One critical recommendation of the consensus statement focused on the first step in addressing mental health issues—recognizing and diagnosing it in the first place. In September 2020, the working group published two screening tool questionnaires to better identify potential issues among elite athletes. One, the Sports Mental Health Assessment Tool (SMHAT), was meant for medical professionals to use, and another, the Sport Mental Health Recognition Tool (SMHRT), was designed to help coaches, friends and family of athletes to identify mental health signs and symptoms.
“We can’t rely on athletes universally to bring up and discuss issues related to mental health,” says Reardon, pointing to the long-standing stigmas within the community. The key was to suggest that the SMHAT be part of routine physicals that athletes are used to getting before their seasons start or in order to enter major competitions. That normalizes mental health more by putting it on par with physical evaluations, and doesn’t require the athlete or anyone close to the athlete to specifically request or flag a possible mental health issue.
The survey is crafted to raise alarms for any signs that athletes might be a harm to themselves or others, and to immediately connect them with the appropriate support. After the USOPC began using the screening tool with USA Swimming and USA Soccer, Jessica Bartley, the USOPC’s first director of mental health services, says “I was surprised by the number of athletes who were identified as having mental health concerns.” About 80 athletes, or 58%, of the 165 who filled out the questionnaire were identified as potentially having a mental health issue, and Bartley called each to see if they were already getting the help they needed, and, if not, to connect them to a new registry of 150 psychologists and therapists that the USOPC launched in April. The tool identified four athletes as potentially at risk of self-harming behaviors or having suicidal ideation, and Bartley reached out within 15 minutes of receiving their results. “They were all a little surprised when they got a phone call right away,” she says. All four were already working with mental health professionals, and Bartley made sure that they were satisfied with the support they were receiving.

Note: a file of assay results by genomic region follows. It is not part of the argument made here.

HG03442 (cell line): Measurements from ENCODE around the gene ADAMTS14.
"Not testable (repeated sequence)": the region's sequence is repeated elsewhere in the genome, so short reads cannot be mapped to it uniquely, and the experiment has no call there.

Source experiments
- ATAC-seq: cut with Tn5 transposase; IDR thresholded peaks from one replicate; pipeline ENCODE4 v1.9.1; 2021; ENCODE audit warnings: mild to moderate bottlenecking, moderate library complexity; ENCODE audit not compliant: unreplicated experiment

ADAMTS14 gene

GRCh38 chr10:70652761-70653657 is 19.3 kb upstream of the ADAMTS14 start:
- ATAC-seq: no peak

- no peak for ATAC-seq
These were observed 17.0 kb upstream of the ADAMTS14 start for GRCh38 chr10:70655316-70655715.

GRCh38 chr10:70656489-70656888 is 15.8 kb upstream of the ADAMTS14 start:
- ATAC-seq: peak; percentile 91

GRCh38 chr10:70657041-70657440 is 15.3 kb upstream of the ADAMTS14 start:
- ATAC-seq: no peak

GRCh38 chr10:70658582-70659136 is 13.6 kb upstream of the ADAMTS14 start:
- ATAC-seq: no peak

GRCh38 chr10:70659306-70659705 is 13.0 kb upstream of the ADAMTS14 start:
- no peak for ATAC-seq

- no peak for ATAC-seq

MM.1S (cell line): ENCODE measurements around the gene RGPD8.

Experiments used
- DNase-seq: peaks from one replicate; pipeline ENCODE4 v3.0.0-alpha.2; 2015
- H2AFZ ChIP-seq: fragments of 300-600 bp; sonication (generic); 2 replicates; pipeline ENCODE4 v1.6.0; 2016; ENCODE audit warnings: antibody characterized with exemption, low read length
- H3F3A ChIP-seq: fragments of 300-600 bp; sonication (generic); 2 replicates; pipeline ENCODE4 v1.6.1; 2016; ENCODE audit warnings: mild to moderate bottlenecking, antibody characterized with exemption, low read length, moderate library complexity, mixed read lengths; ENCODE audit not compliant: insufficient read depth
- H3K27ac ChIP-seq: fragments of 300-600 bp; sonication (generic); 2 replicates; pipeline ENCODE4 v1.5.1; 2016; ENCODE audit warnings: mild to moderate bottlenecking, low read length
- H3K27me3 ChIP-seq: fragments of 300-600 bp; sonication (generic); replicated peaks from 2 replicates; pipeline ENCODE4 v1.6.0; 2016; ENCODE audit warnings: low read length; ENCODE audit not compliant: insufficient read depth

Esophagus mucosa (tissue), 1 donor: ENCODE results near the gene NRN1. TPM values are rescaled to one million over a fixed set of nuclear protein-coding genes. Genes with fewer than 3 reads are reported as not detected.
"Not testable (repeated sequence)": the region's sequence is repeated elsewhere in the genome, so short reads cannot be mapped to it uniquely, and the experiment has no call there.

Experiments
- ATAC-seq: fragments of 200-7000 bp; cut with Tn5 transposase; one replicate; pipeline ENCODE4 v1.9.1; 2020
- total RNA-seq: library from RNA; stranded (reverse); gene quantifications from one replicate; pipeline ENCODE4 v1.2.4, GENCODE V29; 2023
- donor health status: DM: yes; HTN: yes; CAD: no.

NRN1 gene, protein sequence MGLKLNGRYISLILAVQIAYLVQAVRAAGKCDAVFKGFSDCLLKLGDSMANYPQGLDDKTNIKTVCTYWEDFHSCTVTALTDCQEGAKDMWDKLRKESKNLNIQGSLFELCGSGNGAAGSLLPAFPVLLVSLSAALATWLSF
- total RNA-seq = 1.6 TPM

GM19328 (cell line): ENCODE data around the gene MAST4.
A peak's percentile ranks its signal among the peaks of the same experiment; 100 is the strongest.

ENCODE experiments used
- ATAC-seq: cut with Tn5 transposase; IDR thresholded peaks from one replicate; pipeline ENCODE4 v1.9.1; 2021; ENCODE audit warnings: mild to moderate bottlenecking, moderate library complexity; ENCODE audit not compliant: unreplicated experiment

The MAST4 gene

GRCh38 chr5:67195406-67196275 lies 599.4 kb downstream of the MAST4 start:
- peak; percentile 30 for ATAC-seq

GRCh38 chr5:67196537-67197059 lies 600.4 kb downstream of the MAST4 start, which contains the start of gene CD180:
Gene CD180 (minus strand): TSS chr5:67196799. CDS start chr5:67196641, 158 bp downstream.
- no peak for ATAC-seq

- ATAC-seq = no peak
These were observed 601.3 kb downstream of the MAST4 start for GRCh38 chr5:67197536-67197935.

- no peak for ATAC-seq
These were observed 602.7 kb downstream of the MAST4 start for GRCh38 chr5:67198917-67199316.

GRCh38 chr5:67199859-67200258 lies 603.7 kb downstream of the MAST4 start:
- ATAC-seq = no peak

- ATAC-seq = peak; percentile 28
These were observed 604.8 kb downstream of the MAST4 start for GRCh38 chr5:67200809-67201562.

If those athletes hadn’t already had a mental health team, Bartley would work with them to create one, including providing financial support for any therapy or residential care they might need. In May, Bartley worked with an athlete who needed treatment for an eating disorder, and helped that athlete find the appropriate treatment center as well as coordinate lodging and payment through insurance, which is covered by a Medical Assistance Fund created by a USOPC donor for $1.5 million that is dedicated to mental health needs.
Standardizing that type of reimbursement and access is trickier in other parts of the world where mental health services either aren’t as widely available or financially supported. “It’s all well and good and easy for me to say that everyone should have access to an experienced sports psychologist,” says Reardon “But that’s not relevant in the majority of the world. So it requires us to think about community healers, religious leaders and others who may be in a position to help notice mental health concerns and intervene in culturally appropriate and sustainable ways.” So the IOC is also working on building a network of mental health professionals, including culturally relevant resources such as faith healers and other community leaders in countries around the world, to whom it can refer athletes if needed.
‘Our vulnerability as athletes is going to make us stronger’
The second screening tool, the SMHRT is designed for coaches, friends, family members and any non-medical professional who might be close to an elite athlete. Many people who aren’t formally trained in mental health aren’t comfortable approaching athletes even if they sense they are struggling, out of fear they aren’t qualified to help them. “When they don’t know what to do, they don’t do anything. But by not saying anything doesn’t mean they don’t care,” says Reardon. The SMHRT provides exact language for guiding that discussion, and initiating a critical conversation that could save that athlete’s life.
It was just such a conversation that finally helped four-time Olympian Allison Schmitt to face the darkness that had been shadowing her for years.
To swimming fans, Schmitt is “Schmitty,” easy-going and perpetually smiling, known among teammates for her corny jokes and an easy laugh. She admits that at her Olympic debut in 2012, she swam better than she even expected, and became an instant celebrity when she returned home to Michigan and then in Baltimore, where she trained alongside Phelps, who became a close friend. The attention and whispers of people who recognized her on the street were unnerving, and Schmitt increasingly felt exposed and uncomfortable with her newfound visibility. But it was hard to admit those feelings. “Everything has always gone my way, and I was very grateful for the life I had, the opportunities I had, the successes I had,” she says. “So it was very hard for me to accept that I was struggling because I didn’t want to seem ungrateful.”